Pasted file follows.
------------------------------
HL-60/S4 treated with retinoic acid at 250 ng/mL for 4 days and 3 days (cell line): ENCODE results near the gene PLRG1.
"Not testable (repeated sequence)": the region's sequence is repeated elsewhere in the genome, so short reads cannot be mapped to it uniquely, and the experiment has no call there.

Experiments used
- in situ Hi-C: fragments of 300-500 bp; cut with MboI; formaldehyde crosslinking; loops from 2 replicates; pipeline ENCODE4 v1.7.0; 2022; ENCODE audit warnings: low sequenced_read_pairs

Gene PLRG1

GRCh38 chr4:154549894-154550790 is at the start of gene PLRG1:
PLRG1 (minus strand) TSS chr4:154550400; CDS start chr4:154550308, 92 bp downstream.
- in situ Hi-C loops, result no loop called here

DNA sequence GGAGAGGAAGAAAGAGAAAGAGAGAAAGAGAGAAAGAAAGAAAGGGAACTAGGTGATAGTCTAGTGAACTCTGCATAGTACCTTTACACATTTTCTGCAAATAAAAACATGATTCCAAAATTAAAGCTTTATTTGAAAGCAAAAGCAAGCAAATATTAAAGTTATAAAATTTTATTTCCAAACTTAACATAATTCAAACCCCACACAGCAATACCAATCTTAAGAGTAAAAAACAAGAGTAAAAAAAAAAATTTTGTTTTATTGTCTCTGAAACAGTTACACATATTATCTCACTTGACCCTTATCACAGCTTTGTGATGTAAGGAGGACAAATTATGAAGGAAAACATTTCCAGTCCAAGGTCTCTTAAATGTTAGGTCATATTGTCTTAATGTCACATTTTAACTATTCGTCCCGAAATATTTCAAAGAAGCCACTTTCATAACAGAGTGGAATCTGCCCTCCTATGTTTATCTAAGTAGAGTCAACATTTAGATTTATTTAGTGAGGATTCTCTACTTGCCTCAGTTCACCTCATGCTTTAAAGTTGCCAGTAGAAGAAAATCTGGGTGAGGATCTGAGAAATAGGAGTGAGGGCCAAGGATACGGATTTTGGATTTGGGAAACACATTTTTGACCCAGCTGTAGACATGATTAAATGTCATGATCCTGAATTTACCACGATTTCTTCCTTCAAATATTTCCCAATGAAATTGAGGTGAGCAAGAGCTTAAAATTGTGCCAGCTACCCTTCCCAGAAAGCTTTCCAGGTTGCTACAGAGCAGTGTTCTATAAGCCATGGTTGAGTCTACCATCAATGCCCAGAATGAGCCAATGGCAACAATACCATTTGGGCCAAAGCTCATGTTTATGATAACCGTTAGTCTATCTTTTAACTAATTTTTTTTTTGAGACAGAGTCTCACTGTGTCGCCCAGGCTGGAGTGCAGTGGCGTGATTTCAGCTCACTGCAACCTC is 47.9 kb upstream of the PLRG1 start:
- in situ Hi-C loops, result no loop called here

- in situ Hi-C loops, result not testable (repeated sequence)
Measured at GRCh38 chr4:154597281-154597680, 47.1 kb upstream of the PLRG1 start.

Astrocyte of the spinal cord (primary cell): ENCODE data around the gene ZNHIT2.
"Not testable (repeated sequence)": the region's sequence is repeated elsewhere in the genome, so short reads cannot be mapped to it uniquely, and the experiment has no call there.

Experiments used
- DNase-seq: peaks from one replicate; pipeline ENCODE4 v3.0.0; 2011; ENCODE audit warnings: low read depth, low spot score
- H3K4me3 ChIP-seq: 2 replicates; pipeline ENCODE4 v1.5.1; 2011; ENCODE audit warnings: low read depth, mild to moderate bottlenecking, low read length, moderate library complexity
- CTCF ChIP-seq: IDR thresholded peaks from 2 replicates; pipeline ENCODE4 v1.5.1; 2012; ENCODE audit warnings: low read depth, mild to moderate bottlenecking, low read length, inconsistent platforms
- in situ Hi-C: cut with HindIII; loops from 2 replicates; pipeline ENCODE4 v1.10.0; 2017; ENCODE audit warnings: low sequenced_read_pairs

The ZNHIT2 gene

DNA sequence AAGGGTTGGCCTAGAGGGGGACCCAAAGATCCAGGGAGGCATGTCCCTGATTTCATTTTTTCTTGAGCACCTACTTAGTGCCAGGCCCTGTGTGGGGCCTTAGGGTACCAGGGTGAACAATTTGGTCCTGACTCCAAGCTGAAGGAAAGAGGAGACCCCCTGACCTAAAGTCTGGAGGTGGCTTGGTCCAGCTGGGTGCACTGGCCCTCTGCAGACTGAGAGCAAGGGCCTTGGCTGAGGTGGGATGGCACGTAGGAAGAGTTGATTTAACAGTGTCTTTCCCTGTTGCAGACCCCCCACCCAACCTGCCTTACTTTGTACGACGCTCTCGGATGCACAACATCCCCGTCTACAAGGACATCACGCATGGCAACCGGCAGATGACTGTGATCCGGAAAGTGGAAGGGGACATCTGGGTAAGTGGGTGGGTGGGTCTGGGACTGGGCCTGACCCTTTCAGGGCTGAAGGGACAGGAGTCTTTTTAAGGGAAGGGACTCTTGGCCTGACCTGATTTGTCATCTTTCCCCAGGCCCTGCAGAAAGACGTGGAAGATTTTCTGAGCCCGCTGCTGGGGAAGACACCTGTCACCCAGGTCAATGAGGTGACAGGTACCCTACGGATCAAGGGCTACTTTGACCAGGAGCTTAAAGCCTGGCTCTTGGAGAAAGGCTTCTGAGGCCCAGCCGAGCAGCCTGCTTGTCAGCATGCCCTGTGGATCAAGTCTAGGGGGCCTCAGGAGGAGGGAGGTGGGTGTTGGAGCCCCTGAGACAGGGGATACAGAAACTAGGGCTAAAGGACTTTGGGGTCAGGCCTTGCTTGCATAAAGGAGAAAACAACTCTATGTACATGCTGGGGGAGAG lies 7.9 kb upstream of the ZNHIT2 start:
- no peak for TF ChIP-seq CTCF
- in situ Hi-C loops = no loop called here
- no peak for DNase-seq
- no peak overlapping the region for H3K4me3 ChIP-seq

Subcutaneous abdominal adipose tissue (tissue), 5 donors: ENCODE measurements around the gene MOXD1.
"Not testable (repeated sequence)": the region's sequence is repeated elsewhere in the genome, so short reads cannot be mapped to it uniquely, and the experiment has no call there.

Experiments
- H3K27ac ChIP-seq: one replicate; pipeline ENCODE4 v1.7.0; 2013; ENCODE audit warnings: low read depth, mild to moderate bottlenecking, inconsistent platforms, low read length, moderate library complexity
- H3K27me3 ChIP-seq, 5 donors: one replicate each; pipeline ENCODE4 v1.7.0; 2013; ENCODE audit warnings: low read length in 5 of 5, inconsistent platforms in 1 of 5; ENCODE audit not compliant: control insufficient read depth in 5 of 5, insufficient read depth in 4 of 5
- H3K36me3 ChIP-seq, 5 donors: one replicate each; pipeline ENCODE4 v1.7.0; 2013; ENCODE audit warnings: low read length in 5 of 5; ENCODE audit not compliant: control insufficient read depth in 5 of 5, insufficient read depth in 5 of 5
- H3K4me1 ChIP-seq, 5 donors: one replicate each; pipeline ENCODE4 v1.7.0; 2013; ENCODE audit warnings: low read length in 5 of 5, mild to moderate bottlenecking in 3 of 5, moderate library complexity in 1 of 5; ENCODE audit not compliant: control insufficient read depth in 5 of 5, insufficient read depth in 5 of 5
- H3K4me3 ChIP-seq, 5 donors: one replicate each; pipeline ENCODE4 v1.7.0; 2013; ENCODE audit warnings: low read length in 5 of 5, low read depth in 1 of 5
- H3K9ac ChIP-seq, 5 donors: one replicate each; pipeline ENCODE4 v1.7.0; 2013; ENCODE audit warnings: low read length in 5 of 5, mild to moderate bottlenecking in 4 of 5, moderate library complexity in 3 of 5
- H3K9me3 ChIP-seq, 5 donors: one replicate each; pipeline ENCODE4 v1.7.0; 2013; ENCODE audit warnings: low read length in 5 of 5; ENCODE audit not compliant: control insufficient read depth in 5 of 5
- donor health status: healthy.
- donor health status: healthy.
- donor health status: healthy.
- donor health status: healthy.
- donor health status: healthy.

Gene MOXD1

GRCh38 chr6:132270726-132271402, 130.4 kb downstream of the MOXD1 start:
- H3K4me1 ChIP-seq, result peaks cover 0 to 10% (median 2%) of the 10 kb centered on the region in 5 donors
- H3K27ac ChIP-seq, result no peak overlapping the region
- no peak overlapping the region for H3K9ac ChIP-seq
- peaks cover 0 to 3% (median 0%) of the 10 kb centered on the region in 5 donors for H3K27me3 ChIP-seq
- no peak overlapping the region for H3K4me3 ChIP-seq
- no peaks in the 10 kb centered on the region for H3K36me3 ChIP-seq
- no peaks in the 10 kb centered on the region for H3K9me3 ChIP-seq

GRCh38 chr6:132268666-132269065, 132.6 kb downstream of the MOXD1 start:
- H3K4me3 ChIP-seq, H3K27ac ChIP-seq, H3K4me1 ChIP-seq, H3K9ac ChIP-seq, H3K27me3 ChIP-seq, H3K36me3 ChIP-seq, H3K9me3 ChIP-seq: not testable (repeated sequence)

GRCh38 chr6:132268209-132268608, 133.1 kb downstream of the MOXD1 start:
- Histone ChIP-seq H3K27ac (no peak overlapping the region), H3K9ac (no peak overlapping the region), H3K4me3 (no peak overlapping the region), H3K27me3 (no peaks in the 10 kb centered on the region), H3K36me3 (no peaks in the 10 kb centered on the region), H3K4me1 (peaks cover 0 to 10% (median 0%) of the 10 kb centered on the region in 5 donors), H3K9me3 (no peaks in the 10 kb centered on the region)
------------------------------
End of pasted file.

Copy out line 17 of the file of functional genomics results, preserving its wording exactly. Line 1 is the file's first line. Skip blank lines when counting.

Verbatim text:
- H3K4me3 ChIP-seq: 2 replicates; pipeline ENCODE4 v1.5.1; 2011; ENCODE audit warnings: low read depth, mild to moderate bottlenecking, low read length, moderate library complexity